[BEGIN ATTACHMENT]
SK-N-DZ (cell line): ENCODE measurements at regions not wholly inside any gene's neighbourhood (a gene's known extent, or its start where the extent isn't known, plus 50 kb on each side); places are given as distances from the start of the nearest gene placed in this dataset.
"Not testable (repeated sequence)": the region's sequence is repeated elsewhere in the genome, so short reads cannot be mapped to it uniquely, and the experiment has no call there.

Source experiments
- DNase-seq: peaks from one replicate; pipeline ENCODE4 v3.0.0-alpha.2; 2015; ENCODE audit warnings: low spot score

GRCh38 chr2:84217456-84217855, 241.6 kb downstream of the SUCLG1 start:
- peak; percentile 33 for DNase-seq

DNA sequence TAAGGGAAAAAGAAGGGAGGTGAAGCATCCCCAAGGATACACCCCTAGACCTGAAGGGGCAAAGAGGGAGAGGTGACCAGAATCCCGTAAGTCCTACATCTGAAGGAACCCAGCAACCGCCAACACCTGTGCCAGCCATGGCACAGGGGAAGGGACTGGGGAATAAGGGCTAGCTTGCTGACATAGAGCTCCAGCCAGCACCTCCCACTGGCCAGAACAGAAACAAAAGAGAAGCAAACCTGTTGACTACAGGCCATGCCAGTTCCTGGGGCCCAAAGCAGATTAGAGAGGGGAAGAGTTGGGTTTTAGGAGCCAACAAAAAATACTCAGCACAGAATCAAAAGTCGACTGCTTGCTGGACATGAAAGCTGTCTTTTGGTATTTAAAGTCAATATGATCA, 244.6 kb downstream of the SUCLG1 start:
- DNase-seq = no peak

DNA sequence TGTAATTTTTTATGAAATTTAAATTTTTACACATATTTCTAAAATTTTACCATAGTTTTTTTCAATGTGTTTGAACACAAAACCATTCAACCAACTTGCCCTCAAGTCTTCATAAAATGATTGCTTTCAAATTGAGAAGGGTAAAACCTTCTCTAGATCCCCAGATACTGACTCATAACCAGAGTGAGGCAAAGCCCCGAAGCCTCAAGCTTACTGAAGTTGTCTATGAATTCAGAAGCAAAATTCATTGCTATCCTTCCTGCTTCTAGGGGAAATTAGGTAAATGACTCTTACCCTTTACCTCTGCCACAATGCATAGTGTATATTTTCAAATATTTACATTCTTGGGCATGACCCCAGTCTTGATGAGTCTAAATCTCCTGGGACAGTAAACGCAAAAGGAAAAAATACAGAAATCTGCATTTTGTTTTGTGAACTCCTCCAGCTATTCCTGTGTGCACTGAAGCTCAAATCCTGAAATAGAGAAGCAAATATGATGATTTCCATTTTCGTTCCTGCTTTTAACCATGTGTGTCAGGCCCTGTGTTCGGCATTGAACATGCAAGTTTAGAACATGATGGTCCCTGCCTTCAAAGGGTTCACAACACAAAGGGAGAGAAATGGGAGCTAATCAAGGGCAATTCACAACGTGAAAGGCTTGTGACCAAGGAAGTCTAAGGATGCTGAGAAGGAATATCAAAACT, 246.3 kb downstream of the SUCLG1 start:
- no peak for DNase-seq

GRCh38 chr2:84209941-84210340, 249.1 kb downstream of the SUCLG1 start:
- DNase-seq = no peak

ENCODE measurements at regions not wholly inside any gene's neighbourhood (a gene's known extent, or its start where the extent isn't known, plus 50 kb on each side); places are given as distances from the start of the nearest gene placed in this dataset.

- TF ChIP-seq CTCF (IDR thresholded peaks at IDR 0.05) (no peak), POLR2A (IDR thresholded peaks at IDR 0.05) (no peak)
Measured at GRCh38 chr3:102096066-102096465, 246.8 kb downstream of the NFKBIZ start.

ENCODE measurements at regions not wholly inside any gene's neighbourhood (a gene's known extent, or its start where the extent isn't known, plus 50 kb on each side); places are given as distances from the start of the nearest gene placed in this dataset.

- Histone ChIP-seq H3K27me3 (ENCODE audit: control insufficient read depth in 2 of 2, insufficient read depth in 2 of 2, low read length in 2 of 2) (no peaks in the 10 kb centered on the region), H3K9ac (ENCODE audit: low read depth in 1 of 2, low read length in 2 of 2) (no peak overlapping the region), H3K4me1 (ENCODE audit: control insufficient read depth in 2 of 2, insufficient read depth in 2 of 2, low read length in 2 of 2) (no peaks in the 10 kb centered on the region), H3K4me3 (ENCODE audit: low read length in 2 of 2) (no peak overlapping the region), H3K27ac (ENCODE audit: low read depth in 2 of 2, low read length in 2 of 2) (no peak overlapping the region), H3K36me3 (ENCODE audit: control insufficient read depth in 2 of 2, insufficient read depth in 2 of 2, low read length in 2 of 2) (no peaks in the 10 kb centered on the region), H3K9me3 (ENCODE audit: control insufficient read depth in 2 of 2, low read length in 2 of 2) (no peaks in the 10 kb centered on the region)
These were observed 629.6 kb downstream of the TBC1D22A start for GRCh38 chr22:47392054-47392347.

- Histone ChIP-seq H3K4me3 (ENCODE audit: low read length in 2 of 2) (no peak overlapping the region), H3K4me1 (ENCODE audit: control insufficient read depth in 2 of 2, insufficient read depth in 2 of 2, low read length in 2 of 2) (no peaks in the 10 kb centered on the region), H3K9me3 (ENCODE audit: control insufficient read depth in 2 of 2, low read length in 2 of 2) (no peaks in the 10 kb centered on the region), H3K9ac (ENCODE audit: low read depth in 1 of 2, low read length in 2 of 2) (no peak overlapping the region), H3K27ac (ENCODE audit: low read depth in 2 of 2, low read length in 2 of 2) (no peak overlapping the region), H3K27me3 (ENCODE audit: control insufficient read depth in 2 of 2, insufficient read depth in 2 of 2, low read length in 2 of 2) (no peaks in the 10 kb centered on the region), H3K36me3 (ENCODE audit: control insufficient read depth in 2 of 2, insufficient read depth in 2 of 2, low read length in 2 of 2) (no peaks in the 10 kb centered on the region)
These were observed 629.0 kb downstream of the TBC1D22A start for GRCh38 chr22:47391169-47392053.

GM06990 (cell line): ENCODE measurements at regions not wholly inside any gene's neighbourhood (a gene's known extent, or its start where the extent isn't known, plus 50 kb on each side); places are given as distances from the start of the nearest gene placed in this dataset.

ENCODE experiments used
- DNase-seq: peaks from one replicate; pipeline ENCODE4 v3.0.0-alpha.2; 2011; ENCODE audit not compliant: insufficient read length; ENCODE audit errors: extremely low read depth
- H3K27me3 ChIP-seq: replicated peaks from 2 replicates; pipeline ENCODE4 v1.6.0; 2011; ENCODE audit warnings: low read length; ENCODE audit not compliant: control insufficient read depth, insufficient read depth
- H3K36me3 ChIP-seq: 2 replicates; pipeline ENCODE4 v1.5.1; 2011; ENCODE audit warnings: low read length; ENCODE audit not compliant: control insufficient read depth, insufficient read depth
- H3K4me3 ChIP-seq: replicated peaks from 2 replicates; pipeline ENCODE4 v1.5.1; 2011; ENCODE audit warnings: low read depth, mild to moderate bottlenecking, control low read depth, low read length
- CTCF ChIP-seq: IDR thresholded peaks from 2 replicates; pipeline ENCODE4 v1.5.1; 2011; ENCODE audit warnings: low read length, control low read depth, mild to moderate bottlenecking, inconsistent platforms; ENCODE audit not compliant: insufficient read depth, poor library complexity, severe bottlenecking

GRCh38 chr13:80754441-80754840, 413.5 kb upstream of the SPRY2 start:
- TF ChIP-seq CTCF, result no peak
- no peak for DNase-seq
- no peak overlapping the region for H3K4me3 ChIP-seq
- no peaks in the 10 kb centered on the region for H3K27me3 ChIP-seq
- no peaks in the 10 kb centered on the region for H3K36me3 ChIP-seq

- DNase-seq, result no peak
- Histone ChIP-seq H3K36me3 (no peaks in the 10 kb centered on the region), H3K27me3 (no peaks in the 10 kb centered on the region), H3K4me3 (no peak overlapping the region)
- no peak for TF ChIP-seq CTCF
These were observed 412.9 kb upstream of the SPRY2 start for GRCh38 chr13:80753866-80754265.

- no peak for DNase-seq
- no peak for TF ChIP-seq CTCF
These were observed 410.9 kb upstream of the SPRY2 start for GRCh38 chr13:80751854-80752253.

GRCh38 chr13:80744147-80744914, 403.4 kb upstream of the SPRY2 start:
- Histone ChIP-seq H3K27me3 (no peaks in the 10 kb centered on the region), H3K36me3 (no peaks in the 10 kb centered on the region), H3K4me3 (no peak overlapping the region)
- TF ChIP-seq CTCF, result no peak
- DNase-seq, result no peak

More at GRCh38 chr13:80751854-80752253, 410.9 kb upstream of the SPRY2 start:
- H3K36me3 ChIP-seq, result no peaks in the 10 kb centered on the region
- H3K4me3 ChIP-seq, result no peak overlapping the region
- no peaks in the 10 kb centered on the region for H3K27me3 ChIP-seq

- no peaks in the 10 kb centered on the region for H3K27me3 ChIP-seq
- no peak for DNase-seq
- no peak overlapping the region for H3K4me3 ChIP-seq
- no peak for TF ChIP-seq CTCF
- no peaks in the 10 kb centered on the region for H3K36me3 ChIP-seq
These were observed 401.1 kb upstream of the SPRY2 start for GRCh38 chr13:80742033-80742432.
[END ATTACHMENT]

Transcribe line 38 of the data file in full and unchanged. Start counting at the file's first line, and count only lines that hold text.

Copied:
- no peak for DNase-seq